Hello, this is my first post and hope am doing this right
I had a right cerebral stroke 28/12/19, I still haven’t come to terms with the stroke, am now 47 year old, am left with focal seizures and some left sided weakness, plenty of medication, my short term memory is annoying cos things are all over and I can’t just have a normal conversation cos I can’t get the words out without feeling like am struggling, luckily my partner is supporting me with things like this after my GP explained wot to do as am too young to go to the memory clinic, after reading some posts it’s making me realise why am tired, not as fast as was etc, am glad this group was started
Hello, this is my first post and hope am doing this right
Hello Shaza and welcome.
I have been taking part in these forums for nearly a year and I have found it a very helpful place to be both in giving and receiving help. The multiple TIAs/small strokes date back beyond 5 years and I was struggling to understand stroke issues. Sharing with others on here has helped me.
What you say about being tired (fatigue) seems to be a common factor in these forums. I have learned to pace myself and take breaks when I need to.
I worked for a Community Mental Health Team which included a memory clinic. There is no lower age limit to be seen by the memory clinic providing you meet the clinical criteria. Most patients would be over 65 because that is a general guideline but I know that there were some as young as being in their 30s.
@Shaza1975 welcome to the forum. Sorry you’ve had a stroke. It does take some getting used to especially at a young age.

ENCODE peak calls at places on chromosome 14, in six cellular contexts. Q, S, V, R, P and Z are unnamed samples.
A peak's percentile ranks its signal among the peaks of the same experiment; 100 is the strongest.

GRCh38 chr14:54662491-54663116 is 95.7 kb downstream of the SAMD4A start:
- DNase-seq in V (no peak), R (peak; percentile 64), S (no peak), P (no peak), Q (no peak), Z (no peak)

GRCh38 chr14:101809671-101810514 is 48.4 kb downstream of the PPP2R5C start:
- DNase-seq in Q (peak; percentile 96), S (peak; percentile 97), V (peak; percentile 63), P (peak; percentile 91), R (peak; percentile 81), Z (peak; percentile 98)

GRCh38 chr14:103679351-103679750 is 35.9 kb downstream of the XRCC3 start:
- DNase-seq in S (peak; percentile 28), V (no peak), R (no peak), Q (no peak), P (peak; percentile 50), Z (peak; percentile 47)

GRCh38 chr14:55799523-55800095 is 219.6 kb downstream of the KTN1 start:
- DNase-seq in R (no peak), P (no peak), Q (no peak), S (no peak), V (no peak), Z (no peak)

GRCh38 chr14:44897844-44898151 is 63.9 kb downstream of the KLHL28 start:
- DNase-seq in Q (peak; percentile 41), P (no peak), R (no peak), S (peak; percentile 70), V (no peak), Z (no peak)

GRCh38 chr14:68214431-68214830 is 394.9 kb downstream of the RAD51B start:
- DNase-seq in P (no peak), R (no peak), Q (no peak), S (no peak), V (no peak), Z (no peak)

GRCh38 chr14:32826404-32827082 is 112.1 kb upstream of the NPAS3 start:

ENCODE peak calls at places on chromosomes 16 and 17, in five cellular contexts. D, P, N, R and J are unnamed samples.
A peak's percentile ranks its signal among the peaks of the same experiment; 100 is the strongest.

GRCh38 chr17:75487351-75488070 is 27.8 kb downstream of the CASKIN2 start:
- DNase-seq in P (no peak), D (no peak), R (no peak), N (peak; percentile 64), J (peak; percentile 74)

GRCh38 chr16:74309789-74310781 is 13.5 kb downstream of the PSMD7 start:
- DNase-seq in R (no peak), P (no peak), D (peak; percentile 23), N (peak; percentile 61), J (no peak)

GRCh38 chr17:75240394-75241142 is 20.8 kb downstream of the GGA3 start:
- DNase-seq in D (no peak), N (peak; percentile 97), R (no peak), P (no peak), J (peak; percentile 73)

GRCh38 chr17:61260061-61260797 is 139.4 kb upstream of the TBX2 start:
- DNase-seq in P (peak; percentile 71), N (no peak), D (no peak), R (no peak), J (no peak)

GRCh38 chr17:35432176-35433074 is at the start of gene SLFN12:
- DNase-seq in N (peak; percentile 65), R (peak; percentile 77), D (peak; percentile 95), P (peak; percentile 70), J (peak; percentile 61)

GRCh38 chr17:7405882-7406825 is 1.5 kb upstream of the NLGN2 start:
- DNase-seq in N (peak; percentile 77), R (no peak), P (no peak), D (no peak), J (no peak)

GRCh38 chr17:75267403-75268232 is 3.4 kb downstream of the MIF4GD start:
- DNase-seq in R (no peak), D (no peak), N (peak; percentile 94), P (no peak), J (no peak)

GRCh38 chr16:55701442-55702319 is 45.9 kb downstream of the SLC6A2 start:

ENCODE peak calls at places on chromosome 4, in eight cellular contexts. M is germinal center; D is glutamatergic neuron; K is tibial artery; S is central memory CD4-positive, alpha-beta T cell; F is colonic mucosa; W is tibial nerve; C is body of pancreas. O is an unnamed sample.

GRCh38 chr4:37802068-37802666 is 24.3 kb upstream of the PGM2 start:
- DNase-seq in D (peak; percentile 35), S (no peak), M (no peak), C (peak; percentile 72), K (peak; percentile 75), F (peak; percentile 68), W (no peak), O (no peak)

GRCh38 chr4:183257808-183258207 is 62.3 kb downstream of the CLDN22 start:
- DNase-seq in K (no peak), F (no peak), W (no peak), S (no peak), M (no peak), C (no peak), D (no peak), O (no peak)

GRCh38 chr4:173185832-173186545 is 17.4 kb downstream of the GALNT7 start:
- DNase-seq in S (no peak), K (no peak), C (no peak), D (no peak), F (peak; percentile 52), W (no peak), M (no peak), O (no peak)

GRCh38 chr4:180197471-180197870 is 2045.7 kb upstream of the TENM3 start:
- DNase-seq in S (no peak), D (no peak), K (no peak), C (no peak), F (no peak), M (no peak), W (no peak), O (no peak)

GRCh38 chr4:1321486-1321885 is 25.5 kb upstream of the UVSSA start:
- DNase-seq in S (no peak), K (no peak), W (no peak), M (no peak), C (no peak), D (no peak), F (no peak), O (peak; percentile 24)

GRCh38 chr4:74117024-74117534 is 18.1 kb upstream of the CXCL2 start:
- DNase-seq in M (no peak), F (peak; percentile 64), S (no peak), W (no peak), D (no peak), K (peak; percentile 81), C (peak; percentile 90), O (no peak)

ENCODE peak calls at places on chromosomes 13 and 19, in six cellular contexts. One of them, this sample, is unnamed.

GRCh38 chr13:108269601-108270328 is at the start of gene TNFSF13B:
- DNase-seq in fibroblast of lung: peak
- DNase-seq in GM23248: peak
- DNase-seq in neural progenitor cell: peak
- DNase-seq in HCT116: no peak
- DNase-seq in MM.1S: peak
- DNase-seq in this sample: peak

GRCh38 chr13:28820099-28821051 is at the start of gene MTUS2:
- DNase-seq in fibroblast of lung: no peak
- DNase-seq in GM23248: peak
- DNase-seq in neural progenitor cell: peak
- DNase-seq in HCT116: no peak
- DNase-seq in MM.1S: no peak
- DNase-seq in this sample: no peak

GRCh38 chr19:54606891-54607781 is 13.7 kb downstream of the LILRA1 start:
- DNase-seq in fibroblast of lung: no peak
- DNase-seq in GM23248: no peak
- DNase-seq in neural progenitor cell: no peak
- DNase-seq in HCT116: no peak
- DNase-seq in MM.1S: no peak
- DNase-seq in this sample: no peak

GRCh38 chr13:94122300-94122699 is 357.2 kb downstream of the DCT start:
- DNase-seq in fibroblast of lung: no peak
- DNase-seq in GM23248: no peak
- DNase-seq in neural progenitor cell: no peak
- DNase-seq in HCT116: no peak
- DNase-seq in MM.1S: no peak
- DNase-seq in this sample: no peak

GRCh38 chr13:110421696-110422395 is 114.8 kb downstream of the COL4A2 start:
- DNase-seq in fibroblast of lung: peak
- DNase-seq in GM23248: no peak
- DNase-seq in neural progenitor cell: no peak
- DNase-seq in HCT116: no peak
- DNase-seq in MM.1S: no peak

It’s a shame you can’t access a memory clinic. I never knew there was an age restriction on them. I wonder if you push them a bit they might see you.
This is a great group for support & advice. Look forward to hearing more fom you.
Thanku I will try see wot I can do, I no I was told they will email my neurologist
It really is a good group, best place I have come across
Welcome Shaza. I am seven years post stroke and have learned that
- you must accept your stroke. It happened and can’t be undone.
- improvement is slow and takes a lot of hard work. Every day is a new chance to improve.
- fatigue is best tackled by doing tasks stage by stage and resting when needed.
- you will have down days and days when things seem to go backwards. You will get through these bad days.
- stroke is no respecter of age. Stroke happens
@Shaza1975 welcome to the forum, try speaking to your GP again for a referral to the memory clinic as age shouldn’t be a barrier to accessing help.